Conversely, businesses within regulated industries such as finance or healthcare, are forced to face a different set of challenges because the stricter regulations inevitably lead to difficulties with cross-border selling. However, traditional service and consumer goods companies can also gain valuable insights into prospective markets, uncovering new levels of clarity about not only the number of prospective new consumers in a market, but their tastes, habits, preferences and more.
Scoring and prioritising markets: deep dive
Consider an ecommerce business looking to expand into new European markets. Not all opportunities are likely to be created equal. Which countries should the organisation choose?
After a market scoring analysis, things are likely to become clearer. Countries with high levels of demand (defined by category search volume, share of search) will be possible targets, as will those which are high performers (defined by conversion rate, average order value and new user rate). Big markets (defined by audience size and category revenue) will also be considerations, simply based on the number of total potential consumers. The top opportunities? Large, high-demand, high-performance markets.
Of course, there may be some trade-offs. Lucrative but limited markets will be those which are high performance but low demand. Focus markets may offer low performance but will still offer high demand and significant size. Others, the so-called laggards, will be those which are both low-performance and low demand, and which should likely be passed over.
In practice, balancing opportunity size with demand will be a key part of the equation. As will understanding velocity of change when it comes to changing market dynamics, trend spotting (and hopping) and the ability to capitalise on other opportunities.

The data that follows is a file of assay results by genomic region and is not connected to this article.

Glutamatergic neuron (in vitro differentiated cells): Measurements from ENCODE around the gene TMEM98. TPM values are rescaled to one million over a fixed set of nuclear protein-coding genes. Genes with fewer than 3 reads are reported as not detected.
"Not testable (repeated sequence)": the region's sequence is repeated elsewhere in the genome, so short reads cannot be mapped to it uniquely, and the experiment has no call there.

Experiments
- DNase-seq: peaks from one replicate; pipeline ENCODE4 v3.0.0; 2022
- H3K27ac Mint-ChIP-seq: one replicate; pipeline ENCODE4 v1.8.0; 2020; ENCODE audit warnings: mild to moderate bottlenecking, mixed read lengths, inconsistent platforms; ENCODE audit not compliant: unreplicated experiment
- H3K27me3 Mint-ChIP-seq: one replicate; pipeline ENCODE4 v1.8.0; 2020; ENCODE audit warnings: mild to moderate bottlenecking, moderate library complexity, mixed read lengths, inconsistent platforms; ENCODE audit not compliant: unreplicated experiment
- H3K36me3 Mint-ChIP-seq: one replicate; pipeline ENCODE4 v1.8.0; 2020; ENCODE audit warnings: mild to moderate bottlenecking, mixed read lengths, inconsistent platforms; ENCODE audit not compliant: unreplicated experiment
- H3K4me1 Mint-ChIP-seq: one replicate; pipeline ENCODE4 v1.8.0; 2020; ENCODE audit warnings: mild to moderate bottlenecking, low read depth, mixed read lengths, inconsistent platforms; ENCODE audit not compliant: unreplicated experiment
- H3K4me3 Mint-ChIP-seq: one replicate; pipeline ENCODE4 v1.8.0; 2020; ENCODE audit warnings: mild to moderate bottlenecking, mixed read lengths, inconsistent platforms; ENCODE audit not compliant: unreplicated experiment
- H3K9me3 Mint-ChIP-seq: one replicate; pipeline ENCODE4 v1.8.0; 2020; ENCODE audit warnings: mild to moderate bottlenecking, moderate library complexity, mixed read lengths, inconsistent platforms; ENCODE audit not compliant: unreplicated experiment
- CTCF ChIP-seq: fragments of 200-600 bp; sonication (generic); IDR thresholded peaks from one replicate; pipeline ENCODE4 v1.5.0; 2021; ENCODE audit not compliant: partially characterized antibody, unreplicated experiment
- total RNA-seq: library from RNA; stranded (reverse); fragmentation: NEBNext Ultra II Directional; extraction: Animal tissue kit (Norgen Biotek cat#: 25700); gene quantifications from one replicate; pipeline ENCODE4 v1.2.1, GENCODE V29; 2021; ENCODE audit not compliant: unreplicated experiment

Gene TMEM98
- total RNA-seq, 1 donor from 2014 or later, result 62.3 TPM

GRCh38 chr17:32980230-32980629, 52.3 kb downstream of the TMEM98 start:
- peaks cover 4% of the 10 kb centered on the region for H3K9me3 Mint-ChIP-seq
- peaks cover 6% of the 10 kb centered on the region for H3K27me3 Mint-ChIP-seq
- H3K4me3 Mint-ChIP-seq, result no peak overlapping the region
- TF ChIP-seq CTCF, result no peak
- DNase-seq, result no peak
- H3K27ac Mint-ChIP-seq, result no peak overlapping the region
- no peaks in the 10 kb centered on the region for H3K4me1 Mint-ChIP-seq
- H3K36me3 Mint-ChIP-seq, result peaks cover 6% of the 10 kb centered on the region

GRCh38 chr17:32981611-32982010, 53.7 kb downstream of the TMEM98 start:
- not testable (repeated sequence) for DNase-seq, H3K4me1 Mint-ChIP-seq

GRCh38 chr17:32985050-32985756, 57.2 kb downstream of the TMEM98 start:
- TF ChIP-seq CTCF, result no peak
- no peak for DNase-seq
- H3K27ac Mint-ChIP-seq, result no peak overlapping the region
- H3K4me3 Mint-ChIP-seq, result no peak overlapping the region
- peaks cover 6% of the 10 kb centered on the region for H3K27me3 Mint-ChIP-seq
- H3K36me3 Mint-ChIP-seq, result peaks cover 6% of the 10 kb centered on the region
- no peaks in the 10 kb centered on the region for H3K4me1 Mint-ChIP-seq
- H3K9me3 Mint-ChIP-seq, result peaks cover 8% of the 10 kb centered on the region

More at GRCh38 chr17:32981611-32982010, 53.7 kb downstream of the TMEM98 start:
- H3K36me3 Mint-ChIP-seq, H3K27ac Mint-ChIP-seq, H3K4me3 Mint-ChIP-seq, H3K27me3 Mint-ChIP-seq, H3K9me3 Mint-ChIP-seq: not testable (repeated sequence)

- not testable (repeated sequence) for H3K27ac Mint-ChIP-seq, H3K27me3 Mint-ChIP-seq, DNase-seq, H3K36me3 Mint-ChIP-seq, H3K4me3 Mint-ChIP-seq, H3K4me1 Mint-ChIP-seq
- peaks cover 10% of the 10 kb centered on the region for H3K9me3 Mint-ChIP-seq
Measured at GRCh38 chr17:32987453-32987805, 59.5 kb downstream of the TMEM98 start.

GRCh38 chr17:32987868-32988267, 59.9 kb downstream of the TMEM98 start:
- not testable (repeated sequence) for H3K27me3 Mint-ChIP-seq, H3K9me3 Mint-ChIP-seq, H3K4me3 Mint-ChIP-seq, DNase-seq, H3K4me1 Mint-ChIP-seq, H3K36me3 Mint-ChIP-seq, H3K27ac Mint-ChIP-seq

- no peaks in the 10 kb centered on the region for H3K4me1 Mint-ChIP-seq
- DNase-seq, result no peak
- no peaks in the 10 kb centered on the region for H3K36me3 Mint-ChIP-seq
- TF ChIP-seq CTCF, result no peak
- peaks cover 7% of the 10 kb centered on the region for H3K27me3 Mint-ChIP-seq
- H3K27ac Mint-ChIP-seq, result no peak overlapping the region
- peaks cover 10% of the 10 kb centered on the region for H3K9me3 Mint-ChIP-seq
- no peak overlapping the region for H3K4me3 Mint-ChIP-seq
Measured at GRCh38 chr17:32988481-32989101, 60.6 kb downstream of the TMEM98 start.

Going beyond market scoring
Market scoring is highly instructive. Yet companies should also consider a few other market-specific factors when seeking out new markets for growth. Among them:
- Market complexity: is entering the jurisdiction easy or challenging? Will operating there be straightforward or more involved? What can be done to smooth the way?
- Information visibility: business success so often rests on budgeting/financial transparency, clear roadmaps and effective performance reporting. Will these be achievable in the market in question?
- Stakeholder inclusivity: every market has its own nuances and ways of doing business. Ensuring the needs and wants from all perspectives are considered will help create an effective process, promoting buy-in from both local markets and business stakeholders.
Towards a clearer view of the opportunities ahead
Managed from six hubs around the world, operating in over 100 markets, and drawing on the talents of over 2,500 digital freelancers, at Croud we understand the complexities of operating – and growing – a truly global business.
As more and more organisations shift perspective on which markets they service and how, competition is likely to heat up as new entrants offer exciting new products and services, challenging existing market players. If you’re looking to compete in the new era of borderless business, intelligently expand into new territories and gain a deep understanding of the opportunities and challenges involved, Croud can help guide your approach. If you would like to discuss your growth challenges and aspirations, get in touch.